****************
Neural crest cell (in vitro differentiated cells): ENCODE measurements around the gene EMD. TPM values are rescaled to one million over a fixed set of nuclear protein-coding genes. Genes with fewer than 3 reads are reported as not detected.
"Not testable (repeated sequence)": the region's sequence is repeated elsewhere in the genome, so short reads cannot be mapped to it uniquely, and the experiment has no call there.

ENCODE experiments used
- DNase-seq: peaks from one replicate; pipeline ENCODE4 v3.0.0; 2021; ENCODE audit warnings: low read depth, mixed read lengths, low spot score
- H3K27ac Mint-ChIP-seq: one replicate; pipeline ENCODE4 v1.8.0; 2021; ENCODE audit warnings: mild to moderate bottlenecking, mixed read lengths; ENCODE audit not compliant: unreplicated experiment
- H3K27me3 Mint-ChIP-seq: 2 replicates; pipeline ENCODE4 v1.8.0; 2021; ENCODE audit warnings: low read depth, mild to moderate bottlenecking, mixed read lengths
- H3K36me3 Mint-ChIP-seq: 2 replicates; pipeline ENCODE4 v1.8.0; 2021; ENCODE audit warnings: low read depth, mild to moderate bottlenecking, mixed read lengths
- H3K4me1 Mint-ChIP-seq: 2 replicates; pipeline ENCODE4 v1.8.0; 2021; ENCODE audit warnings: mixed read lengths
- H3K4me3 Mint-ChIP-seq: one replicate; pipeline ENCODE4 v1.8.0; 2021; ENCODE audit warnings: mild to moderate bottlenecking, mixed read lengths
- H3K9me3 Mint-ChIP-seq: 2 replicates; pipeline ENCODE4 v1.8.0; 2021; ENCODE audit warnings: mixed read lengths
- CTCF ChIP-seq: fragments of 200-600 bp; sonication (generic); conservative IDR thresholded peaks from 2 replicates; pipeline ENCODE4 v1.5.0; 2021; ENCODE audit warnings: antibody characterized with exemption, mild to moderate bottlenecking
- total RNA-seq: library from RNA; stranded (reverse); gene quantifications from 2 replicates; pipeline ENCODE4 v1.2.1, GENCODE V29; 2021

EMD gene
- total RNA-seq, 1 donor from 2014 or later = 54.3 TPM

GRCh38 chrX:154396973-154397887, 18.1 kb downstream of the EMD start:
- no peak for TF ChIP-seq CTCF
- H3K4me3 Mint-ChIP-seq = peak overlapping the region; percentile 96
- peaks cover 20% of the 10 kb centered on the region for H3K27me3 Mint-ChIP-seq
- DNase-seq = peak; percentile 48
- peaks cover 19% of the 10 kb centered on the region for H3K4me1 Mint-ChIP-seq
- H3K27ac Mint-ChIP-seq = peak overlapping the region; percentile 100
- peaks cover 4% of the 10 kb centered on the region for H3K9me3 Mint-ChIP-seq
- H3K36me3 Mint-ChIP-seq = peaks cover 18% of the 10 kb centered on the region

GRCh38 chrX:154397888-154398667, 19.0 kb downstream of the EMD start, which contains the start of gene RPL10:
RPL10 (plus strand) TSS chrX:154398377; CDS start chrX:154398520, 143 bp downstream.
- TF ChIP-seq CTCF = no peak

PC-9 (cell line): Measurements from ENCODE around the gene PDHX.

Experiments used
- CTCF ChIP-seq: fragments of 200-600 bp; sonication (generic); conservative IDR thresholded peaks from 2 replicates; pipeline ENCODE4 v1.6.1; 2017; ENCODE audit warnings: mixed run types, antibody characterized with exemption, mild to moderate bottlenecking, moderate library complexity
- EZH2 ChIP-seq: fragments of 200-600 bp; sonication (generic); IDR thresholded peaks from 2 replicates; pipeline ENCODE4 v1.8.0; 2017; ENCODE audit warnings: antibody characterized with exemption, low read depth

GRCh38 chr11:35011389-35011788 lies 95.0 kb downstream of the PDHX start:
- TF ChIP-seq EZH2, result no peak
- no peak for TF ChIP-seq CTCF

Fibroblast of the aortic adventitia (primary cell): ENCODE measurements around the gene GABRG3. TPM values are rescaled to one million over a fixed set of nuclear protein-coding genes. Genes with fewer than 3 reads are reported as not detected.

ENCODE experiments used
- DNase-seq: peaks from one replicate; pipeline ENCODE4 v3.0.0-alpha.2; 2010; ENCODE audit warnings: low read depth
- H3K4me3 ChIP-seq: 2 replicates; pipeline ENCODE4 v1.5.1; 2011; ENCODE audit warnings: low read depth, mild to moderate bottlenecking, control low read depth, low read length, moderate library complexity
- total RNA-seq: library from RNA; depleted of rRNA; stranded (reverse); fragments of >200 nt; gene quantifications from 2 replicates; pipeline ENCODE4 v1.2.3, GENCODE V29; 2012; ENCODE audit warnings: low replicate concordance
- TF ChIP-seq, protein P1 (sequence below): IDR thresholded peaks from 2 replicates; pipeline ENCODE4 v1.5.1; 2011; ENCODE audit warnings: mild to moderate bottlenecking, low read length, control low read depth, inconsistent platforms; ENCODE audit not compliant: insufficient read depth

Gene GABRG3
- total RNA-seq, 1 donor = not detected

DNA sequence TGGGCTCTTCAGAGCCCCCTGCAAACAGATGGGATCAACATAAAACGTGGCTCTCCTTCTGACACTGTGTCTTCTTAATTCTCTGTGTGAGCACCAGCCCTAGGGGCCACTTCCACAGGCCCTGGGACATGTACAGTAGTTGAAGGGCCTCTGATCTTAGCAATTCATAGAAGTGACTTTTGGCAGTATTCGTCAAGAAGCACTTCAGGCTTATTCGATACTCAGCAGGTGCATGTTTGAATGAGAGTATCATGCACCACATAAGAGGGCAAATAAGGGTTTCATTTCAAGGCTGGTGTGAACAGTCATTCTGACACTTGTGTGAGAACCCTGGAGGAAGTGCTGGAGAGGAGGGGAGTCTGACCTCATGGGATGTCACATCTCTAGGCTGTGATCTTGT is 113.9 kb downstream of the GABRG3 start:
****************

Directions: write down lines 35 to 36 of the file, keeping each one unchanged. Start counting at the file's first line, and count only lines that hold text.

ENCODE experiments used
- DNase-seq: peaks from one replicate; pipeline ENCODE4 v3.0.0-alpha.2; 2010; ENCODE audit warnings: low read depth